Citigroup plans £100m revamp of Canary Wharf tower | Citigroup


The US investment bank Citigroup has embarked on an overhaul of its main tower in Canary Wharf that is expected to cost more than £100m.

Citi will completely refurbish the 42-storey office block at 25 Canada Square in London Docklands over the next three years and create flexible work and collaboration spaces, alongside wellbeing zones for employees, to reflect the changing nature of work.

At the moment, the bank is spread across 25 Canada Square and 33 Canada Square, where its trading floor is based. All of its 9,000 London staff will relocate temporarily to 33 Canada Square and another nearby building until the skyscraper refurbishment is complete in 2025.

The planned promenade with a winter garden in the Citi tower. Illustration: Citi

Citi said it had hired 1,000 people in London in the past two years, and a similar number in Belfast, taking its workforce there to 3,200. It will continue to recruit more bankers in London, as well as in mainland Europe, where it still has a bigger presence than in the UK.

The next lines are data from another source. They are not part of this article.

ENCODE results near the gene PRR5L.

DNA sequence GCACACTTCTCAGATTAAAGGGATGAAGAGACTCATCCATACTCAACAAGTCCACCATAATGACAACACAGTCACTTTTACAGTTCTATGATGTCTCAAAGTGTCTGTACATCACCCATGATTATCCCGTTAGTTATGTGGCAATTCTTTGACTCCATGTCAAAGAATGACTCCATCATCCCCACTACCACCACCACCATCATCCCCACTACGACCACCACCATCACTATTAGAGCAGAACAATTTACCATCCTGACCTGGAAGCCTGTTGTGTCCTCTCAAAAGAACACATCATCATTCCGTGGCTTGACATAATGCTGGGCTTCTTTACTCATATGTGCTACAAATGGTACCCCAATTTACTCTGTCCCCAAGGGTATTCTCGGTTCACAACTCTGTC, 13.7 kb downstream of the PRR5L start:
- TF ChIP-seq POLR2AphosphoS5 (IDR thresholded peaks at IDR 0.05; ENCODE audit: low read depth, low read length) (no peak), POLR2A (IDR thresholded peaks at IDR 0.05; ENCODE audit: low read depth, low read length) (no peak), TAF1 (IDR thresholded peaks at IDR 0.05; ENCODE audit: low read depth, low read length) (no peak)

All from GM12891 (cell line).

David Livingstone, Citi’s chief executive for Europe, Middle East and Africa (EMEA), said: “Our rejuvenated EMEA headquarters will be designed to maximise collaborative workspaces, supported by technology, to enable us to work flexibly and with maximum agility.”

Citi bought the tower, one of the tallest in the UK, for more than £1bn in 2019, three years after the EU referendum, in what it said was a demonstration of its commitment to London as its EMEA headquarters, and a vital global hub for the bank.

Last March, the bank’s chief executive, Jane Fraser, announced a permanent shift to hybrid working, involving “at least” three days a week in the office and up to two days at home. She also banned work video calls on Fridays to help employees break free from the “relentlessness of the pandemic workday”, designated 28 May as a company-wide holiday and encouraged staff to book more holidays or take 12-week sabbaticals.

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Citi decided to refurbish its Canary Wharf skyscraper, rather than demolishing it, because of the environmental impact, and believes others will follow suit. It is among the largest workplace refurbishment projects in Europe.

The bank plans to add a promenade with a winter garden, more greenery, parents rooms, prayer and contemplation rooms, a wellness centre with a gym that offers health consultations, and a food court area and coffee bars.

The project is a big boost to Canary Wharf, developed in the 1990s as an extension of the City of London’s financial district. It is heavily reliant on the 120,000 employees who work in the area but, as with the City, turned into a ghost town during Covid-19 lockdowns.



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